AOASM Position Statement on Esports Medicine, Active Video Gaming, and the Role of the Sports Medicine Physician

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AOASM Position Statement on Esports Medicine, Active Video Gaming, and the Role of the Sports Medicine Physician

With much discussion surrounding the need for comprehensive esports medicine teams institutionalized in esports leagues, this article comes in a timely manner echoing many of the calls from the industry professionals working at the highest levels of esports medicine. The article is a position statement by the American Osteopathic Academy of Sports Medicine (AOASM) on esports medicine, active video gaming (AVG), and the role of sports medicine physicians in addressing injuries associated with esports. The paper highlights the growing popularity of esports and its potential health risks, especially among esports athletes. The paper emphasizes the need for a multidisciplinary approach to esports medicine that includes physical, cognitive, and mental health aspects. The evaluation of esports athletes requires a comprehensive history and physical examination to identify potential injuries and mental health conditions. The article lists common conditions and injuries associated with AVG and suggests various imaging modalities and screening tools that can be used for diagnosis. The treatment section suggests that combined physical-cognitive training may be beneficial for esports athletes, and highlights the importance of proper ergonomics and rest in preventing injuries.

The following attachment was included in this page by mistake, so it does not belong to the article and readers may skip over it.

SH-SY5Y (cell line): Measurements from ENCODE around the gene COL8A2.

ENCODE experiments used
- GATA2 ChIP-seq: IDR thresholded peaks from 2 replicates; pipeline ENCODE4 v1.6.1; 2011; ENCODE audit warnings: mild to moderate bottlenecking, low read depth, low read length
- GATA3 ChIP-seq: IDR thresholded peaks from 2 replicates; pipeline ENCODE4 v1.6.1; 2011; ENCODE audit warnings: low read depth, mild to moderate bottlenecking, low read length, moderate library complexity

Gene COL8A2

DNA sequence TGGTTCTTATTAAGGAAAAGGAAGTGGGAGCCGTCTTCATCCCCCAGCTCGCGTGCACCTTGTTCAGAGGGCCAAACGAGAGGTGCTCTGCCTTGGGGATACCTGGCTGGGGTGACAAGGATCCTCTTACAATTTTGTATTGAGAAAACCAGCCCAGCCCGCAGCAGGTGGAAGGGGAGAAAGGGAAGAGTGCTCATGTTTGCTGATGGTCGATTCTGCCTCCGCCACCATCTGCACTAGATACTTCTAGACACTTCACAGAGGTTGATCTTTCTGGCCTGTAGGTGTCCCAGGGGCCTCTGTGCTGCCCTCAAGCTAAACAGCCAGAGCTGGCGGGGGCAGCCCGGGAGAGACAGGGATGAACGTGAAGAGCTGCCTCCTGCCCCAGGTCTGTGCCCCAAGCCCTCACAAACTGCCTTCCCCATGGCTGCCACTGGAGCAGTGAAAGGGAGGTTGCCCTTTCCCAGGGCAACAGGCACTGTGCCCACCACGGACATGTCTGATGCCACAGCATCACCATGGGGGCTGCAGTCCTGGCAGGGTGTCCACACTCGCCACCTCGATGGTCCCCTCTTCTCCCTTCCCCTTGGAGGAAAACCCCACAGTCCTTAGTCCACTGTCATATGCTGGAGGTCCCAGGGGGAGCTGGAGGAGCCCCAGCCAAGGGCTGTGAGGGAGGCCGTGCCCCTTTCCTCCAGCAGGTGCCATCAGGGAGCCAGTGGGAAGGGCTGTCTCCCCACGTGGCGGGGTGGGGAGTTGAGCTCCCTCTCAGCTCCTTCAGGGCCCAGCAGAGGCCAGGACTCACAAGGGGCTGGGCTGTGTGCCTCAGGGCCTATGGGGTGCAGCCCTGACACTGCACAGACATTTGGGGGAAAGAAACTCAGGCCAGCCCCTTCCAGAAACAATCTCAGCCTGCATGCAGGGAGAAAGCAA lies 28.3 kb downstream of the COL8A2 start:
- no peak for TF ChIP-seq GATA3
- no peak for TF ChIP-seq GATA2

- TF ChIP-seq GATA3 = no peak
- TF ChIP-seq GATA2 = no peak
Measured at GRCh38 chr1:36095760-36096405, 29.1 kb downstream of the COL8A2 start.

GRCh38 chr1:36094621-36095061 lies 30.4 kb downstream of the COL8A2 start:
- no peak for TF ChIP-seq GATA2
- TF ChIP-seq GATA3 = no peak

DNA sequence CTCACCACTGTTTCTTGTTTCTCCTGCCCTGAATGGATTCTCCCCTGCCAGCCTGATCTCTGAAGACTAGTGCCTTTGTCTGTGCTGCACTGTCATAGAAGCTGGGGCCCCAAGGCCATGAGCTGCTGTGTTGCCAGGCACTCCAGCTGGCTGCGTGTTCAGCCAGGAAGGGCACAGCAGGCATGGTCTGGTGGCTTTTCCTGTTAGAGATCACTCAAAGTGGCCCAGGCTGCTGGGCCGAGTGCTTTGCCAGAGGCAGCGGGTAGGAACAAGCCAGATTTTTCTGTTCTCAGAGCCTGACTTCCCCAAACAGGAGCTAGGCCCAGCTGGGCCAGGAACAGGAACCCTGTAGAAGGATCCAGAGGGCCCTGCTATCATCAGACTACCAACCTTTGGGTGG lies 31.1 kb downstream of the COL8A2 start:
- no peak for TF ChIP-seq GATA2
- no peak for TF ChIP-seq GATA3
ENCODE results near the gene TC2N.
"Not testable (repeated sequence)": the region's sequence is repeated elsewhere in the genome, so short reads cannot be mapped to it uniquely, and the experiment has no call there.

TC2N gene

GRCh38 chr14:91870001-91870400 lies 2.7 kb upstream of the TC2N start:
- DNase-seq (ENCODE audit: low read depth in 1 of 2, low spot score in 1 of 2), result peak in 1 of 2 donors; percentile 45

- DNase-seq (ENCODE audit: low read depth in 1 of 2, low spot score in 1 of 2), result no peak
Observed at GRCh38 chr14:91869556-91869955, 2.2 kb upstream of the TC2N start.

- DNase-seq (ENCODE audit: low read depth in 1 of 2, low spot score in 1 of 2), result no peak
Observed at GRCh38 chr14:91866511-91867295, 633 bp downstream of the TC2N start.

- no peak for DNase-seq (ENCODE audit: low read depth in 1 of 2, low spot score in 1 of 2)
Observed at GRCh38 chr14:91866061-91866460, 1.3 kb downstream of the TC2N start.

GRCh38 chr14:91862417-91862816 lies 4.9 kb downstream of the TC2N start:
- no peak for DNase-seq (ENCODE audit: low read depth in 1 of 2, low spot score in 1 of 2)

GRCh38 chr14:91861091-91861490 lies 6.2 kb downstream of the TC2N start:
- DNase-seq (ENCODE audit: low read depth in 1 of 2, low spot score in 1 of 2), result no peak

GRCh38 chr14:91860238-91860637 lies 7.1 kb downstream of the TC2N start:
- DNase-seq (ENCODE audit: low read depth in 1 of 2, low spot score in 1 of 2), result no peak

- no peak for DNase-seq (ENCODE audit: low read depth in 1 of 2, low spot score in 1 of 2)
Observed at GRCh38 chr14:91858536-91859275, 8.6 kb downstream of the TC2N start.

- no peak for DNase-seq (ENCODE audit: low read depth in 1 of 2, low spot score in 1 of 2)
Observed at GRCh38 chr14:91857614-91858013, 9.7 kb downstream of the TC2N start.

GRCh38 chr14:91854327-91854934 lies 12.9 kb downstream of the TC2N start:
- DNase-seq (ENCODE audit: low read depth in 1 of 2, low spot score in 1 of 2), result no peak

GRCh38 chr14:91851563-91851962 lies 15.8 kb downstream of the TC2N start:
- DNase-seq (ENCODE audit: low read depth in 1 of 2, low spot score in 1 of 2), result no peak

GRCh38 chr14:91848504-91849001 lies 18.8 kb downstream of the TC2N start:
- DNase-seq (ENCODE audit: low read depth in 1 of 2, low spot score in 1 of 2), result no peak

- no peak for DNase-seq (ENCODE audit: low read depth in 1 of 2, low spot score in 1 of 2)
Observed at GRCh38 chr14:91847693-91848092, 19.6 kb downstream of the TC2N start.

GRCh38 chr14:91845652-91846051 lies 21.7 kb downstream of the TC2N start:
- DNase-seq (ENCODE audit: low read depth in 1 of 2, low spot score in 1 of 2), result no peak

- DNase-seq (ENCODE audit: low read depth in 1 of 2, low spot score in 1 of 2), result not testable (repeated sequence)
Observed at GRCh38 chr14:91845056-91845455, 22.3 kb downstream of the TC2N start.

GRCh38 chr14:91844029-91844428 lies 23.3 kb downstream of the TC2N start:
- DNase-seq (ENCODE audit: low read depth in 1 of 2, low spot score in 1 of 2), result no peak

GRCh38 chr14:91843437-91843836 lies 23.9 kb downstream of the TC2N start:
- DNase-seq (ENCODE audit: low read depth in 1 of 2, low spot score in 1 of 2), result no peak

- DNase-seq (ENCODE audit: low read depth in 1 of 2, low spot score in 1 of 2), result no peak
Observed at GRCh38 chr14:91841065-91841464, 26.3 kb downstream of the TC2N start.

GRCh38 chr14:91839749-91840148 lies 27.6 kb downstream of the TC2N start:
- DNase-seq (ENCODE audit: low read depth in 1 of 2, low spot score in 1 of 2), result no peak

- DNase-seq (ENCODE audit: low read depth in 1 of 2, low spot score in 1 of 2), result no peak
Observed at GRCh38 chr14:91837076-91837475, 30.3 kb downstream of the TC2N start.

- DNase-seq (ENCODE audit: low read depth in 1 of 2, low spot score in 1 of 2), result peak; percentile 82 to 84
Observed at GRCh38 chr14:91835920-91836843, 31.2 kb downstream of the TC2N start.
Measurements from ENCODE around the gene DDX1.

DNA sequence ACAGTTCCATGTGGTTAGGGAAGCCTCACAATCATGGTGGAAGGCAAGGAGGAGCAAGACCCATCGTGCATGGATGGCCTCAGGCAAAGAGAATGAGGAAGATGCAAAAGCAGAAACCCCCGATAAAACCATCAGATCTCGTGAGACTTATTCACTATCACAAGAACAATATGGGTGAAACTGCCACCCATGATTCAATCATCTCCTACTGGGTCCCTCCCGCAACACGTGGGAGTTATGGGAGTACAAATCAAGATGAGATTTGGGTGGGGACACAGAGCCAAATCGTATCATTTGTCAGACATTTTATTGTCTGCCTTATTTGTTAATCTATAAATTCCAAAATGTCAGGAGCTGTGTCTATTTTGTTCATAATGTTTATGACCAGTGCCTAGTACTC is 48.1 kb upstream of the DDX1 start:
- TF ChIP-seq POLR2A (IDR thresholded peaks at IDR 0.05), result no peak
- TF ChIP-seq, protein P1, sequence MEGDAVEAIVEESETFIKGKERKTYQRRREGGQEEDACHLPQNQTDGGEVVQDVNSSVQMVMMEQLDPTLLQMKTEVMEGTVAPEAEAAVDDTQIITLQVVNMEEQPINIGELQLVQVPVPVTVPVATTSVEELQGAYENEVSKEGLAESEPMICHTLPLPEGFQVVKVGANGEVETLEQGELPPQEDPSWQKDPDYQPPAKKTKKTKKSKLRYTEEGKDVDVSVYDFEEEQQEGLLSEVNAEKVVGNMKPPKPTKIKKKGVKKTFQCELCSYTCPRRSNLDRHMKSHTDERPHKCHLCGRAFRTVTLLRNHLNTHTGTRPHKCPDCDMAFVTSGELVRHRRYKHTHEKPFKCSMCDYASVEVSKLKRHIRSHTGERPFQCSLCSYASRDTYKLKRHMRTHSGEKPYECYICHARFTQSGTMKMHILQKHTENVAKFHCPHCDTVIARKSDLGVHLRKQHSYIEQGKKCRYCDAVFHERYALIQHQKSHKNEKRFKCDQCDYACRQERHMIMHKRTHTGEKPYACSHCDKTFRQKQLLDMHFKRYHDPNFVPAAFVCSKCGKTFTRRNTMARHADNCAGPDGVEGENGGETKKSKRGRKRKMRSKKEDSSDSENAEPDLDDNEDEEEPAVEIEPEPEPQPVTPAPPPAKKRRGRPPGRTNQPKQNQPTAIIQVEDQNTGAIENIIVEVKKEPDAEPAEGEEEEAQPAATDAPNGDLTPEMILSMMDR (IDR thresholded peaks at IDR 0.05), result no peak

Esports, which refers to competitive video gaming, has a global audience of over 300 million fans and generated over $1 billion in revenue in 2018. Esports athletes compete using video screens or computer monitors and can experience various health issues related to prolonged gaming sessions, including eye fatigue, neck and back pain, and wrist and hand pain.

In addition to esports, the article also highlights the growing interest in active video gaming (AVG), which involves physical activity beyond conventional hand-controlled games. AVG offers opportunities for physical activity, group participation, and competition, and has been used for recreation, health promotion, and rehabilitation purposes. AVG can also benefit individuals with disabilities, providing them with opportunities for physical activity and social engagement.

However, the article emphasizes that AVG should be approached with caution due to potential negative effects. These may include a lack of vigorous physical activity, exposure to inappropriate content, and displacement of other physical activities. Therefore, proper guidelines and recommendations should be followed when engaging in AVG to ensure the health and safety of individuals.

Esports medicine, which is a subset of sports medicine, focuses on the prevention, diagnosis, and treatment of injuries and health conditions related to esports. It requires a multidisciplinary approach to address the various physical, cognitive, and mental health aspects of esports athletes, both amateur and professional.

History and Physical Examination of Esports Athletes

History	History to include medical, surgical, obstetrical/gynecological (for females), and psychiatric history.
Personal/social history to include occupation/schooling and performance in those activities, home situation and significant others, sources of stress, leisure activities, sleep hygiene (use a validated sleep questionnaire such as the Pittsburgh Sleep Quality Index),16 exercise, and diet/nutrition habits.
Screen for addictive behaviors with substances such as tobacco, alcohol, and illicit drugs by using a screening tool such as ASSIST.18 Esports athletes should also be screened for depression, anxiety, and gaming addiction.
Family history, immunizations and screening tests, and complete review of systems.
Physical examination	Vision evaluation
 Assess the visual acuity and screen the visual fields.
 Evaluate position and alignment of the eyes and assess extraocular movements.
 Inspect the eyelids, sclera, and conjunctiva of each eye, cornea, iris, and lens.
 Compare the pupils and test their reactions to light.
 Assess the visual acuity using visual charts and phoropter.
 Perform the Vestibular Ocular Motor Screen.